Fresh out, here’s a video look at the “Isle of Skye” climb, the first of three monster climbs on the Autumn Skylark Sportive, on 28 September 2014. There’s lots more on this climb below, including why we think it’s a fitting companion to the better known tour climbs in the area.
This climb would not have looked out of during the Tour de France’s recent visit to the area. It gains a similar amount of height as the other two and is steeper than Cragg Vale but more consistently graded than Holme Moss.
So, it’s a fitting third member of an unholy cycling trinity you’ll have to face on the 28 September. We rate it highly as a climb, not only for its difficulty (it grinds you down with its sheer relentlessness and scale), but also for the jaw-dropping scenery.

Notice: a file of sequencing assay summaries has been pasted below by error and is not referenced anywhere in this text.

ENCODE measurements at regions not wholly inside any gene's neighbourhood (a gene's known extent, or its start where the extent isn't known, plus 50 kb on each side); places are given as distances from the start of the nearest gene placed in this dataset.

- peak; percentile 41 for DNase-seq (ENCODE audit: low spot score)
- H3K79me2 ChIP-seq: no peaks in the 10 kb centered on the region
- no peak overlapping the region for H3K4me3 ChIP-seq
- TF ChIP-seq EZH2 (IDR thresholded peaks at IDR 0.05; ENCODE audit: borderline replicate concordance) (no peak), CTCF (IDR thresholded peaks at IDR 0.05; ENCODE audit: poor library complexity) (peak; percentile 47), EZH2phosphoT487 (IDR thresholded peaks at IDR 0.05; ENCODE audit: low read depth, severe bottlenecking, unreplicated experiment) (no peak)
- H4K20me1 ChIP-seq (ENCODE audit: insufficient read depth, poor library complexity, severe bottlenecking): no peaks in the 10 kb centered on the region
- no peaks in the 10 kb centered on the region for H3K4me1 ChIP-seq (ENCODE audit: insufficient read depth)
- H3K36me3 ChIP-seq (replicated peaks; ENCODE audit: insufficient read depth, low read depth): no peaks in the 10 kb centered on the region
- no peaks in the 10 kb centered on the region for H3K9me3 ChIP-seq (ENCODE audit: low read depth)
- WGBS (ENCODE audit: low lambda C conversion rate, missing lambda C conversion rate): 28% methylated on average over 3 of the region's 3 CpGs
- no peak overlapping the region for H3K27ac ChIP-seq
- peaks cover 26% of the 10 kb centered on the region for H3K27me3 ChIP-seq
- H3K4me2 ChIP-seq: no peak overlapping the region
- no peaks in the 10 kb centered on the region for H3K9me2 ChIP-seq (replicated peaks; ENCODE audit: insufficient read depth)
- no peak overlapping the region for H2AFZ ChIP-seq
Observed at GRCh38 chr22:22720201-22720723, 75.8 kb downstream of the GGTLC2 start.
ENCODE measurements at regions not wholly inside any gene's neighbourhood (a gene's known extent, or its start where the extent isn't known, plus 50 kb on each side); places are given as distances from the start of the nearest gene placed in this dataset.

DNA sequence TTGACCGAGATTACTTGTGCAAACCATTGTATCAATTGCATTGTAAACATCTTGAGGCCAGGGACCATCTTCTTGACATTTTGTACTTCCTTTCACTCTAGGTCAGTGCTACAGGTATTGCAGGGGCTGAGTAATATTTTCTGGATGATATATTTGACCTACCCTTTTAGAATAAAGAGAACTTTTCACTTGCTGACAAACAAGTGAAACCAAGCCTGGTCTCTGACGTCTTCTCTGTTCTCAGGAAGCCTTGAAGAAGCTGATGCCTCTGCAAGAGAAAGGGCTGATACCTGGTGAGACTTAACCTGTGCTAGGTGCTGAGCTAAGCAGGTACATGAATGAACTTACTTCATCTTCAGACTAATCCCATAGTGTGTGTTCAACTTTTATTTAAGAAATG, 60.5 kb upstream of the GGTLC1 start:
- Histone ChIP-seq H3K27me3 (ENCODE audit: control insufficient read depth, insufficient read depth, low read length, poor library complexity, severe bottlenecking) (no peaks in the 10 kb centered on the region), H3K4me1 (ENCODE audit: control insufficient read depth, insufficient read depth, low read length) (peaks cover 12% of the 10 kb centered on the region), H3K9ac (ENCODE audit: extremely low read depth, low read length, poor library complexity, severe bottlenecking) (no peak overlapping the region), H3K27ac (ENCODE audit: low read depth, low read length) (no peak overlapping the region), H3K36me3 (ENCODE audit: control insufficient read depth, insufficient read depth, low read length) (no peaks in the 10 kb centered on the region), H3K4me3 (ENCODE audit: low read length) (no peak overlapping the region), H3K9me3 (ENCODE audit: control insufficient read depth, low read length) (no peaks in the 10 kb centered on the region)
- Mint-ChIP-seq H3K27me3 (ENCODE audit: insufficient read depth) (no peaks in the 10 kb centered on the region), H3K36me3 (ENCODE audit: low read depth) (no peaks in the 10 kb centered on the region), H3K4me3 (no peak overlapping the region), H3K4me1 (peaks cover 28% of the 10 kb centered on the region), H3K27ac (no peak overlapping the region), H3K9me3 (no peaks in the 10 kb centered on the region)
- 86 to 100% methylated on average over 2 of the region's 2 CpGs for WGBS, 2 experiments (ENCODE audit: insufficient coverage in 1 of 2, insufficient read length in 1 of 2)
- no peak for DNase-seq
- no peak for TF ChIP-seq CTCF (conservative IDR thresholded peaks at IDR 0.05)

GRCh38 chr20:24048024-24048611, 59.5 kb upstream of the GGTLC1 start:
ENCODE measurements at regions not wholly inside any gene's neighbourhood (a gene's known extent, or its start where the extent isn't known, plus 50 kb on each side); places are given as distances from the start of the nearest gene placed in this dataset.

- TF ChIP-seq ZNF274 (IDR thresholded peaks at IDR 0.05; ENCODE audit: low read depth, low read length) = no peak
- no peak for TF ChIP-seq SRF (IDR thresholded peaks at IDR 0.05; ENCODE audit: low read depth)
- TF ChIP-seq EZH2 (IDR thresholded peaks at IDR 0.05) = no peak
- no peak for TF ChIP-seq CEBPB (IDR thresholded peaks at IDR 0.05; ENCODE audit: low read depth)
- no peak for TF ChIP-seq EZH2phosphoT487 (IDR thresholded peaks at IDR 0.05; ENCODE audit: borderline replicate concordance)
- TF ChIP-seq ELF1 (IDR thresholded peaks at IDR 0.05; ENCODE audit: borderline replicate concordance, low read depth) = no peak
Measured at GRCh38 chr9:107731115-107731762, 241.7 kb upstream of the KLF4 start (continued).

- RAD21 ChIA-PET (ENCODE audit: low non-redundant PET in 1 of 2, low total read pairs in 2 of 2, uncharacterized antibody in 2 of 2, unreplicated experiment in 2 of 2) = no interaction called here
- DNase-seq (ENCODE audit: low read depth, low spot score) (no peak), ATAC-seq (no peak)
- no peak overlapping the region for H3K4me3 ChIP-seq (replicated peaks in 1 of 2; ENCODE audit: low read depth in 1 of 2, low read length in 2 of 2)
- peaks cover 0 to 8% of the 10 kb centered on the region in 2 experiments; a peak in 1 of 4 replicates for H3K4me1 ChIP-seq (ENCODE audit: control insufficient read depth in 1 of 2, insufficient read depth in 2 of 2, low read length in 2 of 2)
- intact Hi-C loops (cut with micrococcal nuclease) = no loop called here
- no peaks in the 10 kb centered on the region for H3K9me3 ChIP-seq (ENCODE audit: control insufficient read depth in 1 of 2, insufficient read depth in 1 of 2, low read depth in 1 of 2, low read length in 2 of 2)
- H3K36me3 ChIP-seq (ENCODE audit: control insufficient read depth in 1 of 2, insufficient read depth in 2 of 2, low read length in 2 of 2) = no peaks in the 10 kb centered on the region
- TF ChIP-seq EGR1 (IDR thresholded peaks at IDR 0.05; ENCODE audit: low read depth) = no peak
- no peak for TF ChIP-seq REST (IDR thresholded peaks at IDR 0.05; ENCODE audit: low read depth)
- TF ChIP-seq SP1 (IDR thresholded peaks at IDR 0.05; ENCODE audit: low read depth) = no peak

Whilst Holme Moss has its distinctive switch-backs and exposed run to the summit and Cragg Vale has its lengthy journey from lush valley bottom, through woodland to the exposed upper reaches of heather moor, the Isle of Skye climb (named after a long-gone pub), edges its way up one side of a huge rift in the Western escarpment of the South Pennines, with stunning views of craggy cliffs and rocky scree, overhanging giant reservoirs. Throw in the pine woods and the uncanny straight-rule edge to the moorland and you have one of the very best landscape spectacles in England. Yet it remains little known.
What better way to explore it then in the Autumn Skylark on Sunday 28 September 2014.